This includes budget processes, short- and long-term economic projections, scenario analysis, and stress testing. This also should include the very real and significant costs of inaction when evaluating the economic impacts of climate change adaptation and mitigation policies.
  2. Governments should create incentives for accounting for climate damage in private sector decision-making by supporting—and where appropriate, mandating—assessment, mitigation, and disclosure of climate change risks. 
    Business, industry, and capital markets need to do a much better job of building physical climate risk and measures to address it into risk management practices. Federal, provincial, and territorial governments and regulators should accelerate climate risk disclosure initiatives and develop the information and scenarios the private sector needs to analyze and disclose risk. 
  3. Governments should scale up adaptation measures to match the magnitude of the risk Canada faces.
    The gap between adaptation needs and adaptation action in Canada continues to grow. Governments should immediately scale-up adaptation policy and investment in proportion to the economic risk of climate impacts.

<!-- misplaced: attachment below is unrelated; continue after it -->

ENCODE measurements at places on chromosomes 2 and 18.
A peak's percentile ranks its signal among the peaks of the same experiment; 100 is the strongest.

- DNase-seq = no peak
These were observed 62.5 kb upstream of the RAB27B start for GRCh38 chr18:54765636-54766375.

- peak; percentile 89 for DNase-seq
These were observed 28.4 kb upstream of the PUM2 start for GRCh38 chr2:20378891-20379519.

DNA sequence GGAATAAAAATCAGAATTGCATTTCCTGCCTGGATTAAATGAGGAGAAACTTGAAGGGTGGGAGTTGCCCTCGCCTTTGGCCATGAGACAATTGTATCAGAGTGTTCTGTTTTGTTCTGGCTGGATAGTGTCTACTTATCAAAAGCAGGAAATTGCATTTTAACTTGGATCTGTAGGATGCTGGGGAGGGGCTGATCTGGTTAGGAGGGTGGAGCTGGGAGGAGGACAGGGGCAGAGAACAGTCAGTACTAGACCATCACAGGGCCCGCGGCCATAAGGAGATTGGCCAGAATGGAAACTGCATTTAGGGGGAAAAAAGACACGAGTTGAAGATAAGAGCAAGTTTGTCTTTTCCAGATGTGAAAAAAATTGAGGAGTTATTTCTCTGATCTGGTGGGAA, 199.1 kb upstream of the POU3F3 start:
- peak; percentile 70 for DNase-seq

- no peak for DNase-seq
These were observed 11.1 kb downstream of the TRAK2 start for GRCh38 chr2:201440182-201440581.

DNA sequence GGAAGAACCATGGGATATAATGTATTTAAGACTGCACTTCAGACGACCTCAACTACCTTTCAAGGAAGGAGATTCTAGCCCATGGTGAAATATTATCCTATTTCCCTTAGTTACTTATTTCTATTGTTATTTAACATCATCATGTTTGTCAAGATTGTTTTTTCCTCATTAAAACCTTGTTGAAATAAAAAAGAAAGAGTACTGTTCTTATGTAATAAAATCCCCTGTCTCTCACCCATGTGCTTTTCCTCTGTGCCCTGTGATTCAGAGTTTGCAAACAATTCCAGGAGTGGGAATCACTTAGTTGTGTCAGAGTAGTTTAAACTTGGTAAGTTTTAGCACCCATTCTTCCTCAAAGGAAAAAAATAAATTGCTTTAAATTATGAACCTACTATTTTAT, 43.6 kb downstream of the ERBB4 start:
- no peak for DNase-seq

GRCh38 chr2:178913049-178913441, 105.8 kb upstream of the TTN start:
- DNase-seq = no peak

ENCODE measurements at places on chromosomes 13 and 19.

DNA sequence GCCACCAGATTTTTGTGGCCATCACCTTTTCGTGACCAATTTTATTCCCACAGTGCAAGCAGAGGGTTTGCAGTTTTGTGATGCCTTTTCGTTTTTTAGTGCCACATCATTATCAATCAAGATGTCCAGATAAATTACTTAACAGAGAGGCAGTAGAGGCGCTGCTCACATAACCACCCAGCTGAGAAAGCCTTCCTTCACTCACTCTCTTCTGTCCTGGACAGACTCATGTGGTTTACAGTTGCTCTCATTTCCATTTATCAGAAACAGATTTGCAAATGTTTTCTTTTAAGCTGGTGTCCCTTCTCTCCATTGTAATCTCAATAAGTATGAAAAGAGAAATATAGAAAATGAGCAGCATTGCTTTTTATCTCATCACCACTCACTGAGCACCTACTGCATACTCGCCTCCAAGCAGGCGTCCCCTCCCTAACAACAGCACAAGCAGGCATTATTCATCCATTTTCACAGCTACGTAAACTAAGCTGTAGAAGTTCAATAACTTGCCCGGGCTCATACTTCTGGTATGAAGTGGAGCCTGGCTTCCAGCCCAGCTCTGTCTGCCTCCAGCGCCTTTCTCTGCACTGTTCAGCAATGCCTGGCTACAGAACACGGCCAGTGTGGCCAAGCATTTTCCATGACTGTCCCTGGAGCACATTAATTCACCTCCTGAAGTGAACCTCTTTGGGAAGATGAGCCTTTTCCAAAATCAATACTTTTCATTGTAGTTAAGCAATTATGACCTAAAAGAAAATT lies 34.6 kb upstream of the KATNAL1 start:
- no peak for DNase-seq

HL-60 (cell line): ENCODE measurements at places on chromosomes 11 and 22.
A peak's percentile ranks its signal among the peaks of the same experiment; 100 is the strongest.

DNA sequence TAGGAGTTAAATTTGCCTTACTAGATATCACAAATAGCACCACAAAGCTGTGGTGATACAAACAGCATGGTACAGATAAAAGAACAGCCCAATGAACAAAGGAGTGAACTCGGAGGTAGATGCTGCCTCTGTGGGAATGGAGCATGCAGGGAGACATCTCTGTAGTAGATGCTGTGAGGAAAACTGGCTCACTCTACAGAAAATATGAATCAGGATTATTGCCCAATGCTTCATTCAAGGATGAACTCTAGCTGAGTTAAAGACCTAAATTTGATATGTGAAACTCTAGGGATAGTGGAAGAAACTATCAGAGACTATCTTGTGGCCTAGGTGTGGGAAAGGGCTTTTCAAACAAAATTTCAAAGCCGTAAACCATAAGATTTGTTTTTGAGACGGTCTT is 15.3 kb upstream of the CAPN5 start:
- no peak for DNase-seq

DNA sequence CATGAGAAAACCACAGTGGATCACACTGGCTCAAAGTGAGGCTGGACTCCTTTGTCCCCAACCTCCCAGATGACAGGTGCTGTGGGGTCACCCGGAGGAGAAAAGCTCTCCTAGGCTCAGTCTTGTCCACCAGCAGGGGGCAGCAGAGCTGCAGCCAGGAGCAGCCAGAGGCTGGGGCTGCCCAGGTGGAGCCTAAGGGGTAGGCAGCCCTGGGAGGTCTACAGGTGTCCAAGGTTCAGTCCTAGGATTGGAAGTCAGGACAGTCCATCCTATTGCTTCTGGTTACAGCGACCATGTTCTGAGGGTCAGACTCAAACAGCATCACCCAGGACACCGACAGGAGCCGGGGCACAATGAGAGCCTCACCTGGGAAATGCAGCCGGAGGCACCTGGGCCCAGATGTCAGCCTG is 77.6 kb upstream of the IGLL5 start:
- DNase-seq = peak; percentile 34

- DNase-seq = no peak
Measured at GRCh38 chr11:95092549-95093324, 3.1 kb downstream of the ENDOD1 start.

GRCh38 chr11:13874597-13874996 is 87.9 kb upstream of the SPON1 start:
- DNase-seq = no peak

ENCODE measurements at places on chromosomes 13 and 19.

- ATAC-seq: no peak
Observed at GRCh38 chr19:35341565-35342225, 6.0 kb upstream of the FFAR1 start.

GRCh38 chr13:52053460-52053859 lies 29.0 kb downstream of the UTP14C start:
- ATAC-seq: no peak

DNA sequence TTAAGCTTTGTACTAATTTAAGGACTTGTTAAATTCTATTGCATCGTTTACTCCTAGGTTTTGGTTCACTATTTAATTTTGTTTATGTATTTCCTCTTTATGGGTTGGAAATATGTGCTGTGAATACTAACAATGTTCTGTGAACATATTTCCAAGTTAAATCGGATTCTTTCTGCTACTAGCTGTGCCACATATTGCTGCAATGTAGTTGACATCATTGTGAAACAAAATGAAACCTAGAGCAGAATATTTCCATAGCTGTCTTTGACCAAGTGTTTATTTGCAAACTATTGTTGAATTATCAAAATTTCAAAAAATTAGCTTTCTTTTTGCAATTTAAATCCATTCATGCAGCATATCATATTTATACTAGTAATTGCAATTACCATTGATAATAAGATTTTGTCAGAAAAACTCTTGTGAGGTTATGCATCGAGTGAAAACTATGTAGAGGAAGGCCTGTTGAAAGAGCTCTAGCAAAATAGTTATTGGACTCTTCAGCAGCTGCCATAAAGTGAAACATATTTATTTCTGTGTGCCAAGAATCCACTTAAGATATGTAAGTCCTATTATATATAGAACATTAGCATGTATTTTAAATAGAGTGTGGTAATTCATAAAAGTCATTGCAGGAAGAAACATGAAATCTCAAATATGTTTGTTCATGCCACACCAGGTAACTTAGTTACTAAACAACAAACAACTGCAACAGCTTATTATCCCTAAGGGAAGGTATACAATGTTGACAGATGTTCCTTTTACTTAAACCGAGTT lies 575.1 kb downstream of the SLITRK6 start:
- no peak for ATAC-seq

4. Governments should double down on aggressive reductions in emissions.
    All orders of government in Canada should implement and strengthen policies to reduce emissions quickly, in line with climate science and net zero goals, and use their influence to encourage emissions reductions internationally. Without drastic emissions reductions, adaptation measures alone will be insufficient to address many growing climate damages in Canada.
  5. Governments should invest in understanding and preparing for the economic risks of climate change that have not yet been modelled.
    While governments must act immediately to adapt to and mitigate a changing climate with the imperfect information already at hand, they must also urgently seek to better understand the full scope of economic risks from climate change by investing in further research, data collection, scenario development, and economic impact analysis.